Lemon myrtle is a flowering plant endemic to Australia, where it is grown in abundance and used to make essential oils and tea. What you probably didn’t know, however, is that Malaysia has its own lemon myrtle plantation. Organic Lemon Myrtle Plantations has been around since 2010, and is touted as the first of its kind outside Australia. It has several nurseries, including one in Sekinchan.

The farm is usually open to the public, but is now indefinitely closed to visitors pending further updates from local tourism bodies and the government. That doesn’t mean you can’t make plans in advance, though: and visitors can expect experiences such a relaxing nap in hammocks, shopping for products made from myrtle tea at their on-site stall, and more, when the plantation reopens to the public.


PS: Prior to closure, the entrance fee was RM3 for adults and RM1 for children below 7 years of age. The plantation is usually open on Saturdays, Sundays and public holidays from 9am to 5pm. Stay tuned to their social media for more updates.

Address: Lot 16281, Jalan Tali Air 6 Sekinchan,Selangor Darul Ehsan

SEKINCHAN

SEKINCHAN by @marioncaunter
@marioncaunter

Paddy fields are not something city folk get to see very often, which is what makes a visit to Sekinchan a must for day trippers from Kuala Lumpur. Come during the September to November months to admire vast blankets of green as far as the eye can see, or in December for a sea of rippling gold. Learn more about how paddy is planted, harvested and processed at the Paddy Gallery, where you can also buy sacks of rice (pearl, basmathi, brown, you name it, they got it!)

SEKINCHAN PADDY 2 by @Narztraveldiary
@Narztraveldiary

Aside from paddy fields, the enterprising folk of this small agricultural and fishing town have also turned their traditional livelihoods into tourist draws. Stop by Ah Ma House, a quaint wooden shop at the edge of the fields which sells traditional Chinese snacks like biscuits, crackers, snacks and baked goodies the likes of pineapple tarts, kuih kapit and kuih bangkit.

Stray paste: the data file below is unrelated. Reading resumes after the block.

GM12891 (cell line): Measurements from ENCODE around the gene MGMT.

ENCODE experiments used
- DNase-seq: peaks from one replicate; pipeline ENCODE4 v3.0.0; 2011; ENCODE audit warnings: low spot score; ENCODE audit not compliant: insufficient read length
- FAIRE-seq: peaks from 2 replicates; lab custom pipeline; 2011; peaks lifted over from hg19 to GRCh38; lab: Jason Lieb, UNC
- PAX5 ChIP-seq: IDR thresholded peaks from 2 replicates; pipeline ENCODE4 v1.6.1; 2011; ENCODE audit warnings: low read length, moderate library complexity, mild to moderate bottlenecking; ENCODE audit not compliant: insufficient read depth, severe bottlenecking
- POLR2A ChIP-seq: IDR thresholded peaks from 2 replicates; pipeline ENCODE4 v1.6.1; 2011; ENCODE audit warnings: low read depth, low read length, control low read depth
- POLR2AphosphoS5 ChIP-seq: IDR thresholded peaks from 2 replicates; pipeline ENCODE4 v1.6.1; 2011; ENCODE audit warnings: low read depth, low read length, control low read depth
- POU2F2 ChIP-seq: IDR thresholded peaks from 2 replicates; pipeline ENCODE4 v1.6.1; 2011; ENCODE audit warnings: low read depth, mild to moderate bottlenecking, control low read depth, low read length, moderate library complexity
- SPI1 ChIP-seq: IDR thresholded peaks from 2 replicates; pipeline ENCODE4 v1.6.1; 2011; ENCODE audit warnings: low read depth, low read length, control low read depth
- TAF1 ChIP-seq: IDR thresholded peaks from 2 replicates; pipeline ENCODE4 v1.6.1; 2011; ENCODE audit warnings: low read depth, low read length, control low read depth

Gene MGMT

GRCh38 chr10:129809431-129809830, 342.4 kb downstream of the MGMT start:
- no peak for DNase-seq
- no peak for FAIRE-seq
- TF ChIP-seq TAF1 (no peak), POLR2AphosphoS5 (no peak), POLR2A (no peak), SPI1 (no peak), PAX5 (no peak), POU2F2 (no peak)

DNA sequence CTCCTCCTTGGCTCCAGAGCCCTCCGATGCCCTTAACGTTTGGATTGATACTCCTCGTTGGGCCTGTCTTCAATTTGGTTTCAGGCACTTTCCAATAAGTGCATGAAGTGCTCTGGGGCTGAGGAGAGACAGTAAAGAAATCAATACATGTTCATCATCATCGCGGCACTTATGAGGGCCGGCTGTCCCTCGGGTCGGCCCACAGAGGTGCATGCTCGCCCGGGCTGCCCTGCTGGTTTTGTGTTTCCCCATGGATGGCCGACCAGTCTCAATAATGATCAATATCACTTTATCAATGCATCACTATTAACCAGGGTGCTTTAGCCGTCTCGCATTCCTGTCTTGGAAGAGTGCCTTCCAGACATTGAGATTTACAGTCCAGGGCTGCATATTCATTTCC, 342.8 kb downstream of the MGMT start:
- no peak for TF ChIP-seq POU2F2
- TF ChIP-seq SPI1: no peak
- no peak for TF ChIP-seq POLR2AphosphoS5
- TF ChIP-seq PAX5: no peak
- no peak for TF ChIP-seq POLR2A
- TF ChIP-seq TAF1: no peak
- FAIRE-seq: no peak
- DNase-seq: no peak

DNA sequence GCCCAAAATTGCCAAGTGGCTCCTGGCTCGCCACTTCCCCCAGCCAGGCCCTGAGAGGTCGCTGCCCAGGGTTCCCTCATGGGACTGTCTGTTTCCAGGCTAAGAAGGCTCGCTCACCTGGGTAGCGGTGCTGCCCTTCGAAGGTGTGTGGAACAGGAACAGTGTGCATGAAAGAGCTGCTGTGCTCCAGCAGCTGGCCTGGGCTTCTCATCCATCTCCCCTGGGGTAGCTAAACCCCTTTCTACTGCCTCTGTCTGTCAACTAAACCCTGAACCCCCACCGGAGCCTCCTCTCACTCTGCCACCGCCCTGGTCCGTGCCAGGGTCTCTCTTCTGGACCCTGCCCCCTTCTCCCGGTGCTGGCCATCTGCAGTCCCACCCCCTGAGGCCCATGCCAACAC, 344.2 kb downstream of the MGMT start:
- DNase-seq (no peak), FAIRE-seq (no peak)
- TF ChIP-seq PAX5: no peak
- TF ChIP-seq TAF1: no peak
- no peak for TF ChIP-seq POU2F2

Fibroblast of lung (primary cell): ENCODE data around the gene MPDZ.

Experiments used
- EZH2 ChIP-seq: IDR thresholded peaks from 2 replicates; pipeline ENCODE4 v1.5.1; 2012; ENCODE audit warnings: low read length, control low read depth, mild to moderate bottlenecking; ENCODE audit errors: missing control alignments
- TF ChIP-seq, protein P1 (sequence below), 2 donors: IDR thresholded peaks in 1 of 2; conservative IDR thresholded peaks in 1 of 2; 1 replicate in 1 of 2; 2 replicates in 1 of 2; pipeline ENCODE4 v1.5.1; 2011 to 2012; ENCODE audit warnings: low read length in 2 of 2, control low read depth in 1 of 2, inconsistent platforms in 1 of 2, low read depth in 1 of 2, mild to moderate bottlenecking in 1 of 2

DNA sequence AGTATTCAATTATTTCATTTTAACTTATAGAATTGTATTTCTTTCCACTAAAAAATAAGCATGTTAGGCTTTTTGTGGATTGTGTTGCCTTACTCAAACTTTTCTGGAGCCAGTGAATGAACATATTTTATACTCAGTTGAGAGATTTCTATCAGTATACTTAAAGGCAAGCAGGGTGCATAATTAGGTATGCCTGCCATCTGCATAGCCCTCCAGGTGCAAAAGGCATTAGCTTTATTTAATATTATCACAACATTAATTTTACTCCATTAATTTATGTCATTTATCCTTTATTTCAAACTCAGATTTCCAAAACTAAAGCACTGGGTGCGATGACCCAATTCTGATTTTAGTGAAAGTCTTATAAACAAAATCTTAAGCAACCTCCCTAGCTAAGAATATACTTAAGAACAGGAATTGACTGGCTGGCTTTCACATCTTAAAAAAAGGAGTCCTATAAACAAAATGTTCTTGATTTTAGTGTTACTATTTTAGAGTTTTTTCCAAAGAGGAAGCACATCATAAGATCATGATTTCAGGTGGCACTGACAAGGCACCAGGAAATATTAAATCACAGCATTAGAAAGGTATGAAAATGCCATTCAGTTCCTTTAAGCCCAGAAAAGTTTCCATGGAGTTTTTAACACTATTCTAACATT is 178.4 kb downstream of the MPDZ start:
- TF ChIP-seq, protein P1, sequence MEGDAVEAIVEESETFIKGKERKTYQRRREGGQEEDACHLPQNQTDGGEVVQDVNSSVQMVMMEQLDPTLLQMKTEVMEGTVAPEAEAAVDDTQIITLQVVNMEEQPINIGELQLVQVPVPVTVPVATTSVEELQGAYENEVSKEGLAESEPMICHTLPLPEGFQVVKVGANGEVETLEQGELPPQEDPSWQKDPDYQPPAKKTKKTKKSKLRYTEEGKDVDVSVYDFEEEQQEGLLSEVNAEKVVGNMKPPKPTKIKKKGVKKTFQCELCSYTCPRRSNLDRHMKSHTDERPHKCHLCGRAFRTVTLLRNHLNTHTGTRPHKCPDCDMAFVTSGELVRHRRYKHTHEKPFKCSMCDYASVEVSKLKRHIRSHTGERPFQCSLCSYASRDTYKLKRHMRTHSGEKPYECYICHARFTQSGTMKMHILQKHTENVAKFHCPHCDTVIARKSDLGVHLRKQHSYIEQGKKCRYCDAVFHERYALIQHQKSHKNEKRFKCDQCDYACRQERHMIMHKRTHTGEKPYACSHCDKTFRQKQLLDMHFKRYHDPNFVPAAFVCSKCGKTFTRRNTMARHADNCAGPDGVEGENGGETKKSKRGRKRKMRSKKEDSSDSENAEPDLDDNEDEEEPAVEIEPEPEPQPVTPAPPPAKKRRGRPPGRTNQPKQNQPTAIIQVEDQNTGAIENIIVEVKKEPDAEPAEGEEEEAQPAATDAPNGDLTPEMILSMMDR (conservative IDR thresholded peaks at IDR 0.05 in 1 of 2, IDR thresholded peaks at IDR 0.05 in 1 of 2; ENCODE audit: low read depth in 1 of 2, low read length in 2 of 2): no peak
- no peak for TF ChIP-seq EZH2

For a detailed guide, check out my blog post on 7 things to do in Sekinchan.

Address: Sekinchan Paddy Fields, Sekinchan, Sabak Bernam, Selangor

THE NATIONAL BOTANIC GARDENS, SHAH ALAM

TAMAN BOTANI NEGARA by @littlemisshappyfeet

You don’t have to travel far for a quick, green respite: just head to Taman Botani Negara Shah Alam (The National Botanic Gardens), a green lung located in the middle of Selangor’s bustling capital. The agro tourism park covers an area of over 817 hectares, part of it designated for leisure, the rest for research.

TAMAN BOTANI NEGARA by @maya_jaafar
@maya_jaafar

Go for a spot of forest bathing underneath the Seraya and Meranti trees which are found in abundance within the reserve, or go hiking along the paved trail to reach Bukit Sapu Tangan(200 metres above sea level), which offers panoramic views of Shah Alam. There are also cactus, orchid and spice gardens to explore, as well as an animal park and fruit gardens. The park’s famous attraction, the four season house, where visitors can experience spring, summer, autumn and winter,is currently closed and will reopen in early 2021.

The entrance fee is RM3 for adults,and RM1 for children (6 to 11 years old) and seniors above 55. Disabled visitors enter for free. Opening hours are from 7.30AM – 4.30PM, Tuesdays to Sundays.

Address: Taman Botani Negara, Bukit Cahaya Seri Alam, 40000 Shah Alam, Selangor

SELANGOR RIVER DAM, HULU SELANGOR

SUNGAI SELANGOR DAM by @ekstagram
@ekstagram

A dam might seem like an unlikely place to visit, but the Sungai Selangor Dam makes for an interesting destination, especially for nature lovers and photographers. The crystal-clear man-made lake is surrounded by picturesque hills, and visitors can also take part in fishing and cycling activities along the way. Night time sees a sky filled with stars, as the area is far from city lights and pollution.

SUNGAI SELANGOR DAM by @ekstagram
@ekstagram

Address: Lookout Point Sungai Selangor Dam, 55, 44000 Kuala Kubu Baru, Selangor

PAYA INDAH DISCOVERY WETLANDS, KUALA LANGAT

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For those who like peace and quiet, Paya Indah Discovery Wetlands in Kuala Langat makes for the perfect retreat. Filled with trees, large fields and natural plants such as waterlilies, the wetlands are home to over 300 species of animals, and is also a great spot for bird watching.

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Family-friendly fun awaits, with various activities such as feeding rhinos, crocodiles and fish in their enclosures, as well as fishing, kayaking, jungle trekking and more. There’s also a Safari Insta Tour: a 45-minute ride on a truck to three scenic locations within the Wetlands, namely the Bamboo Trail, Lake Sendayan and Rumah Melayu, a traditional kampung(village) house on stilts.

Entrance fee is RM35 on weekdays and RM45 on weekends. MyKad holders enjoy a 20% discount. The Paya Indah Discovery Wetlands is open daily from 8.30am – 4.30pm.

Address: KM 4, Jalan Dengkil, Banting, 43800 Dengkil, Selangor

SELANGOR FRUIT VALLEY, KUALA SELANGOR

Selangor Fruits Valley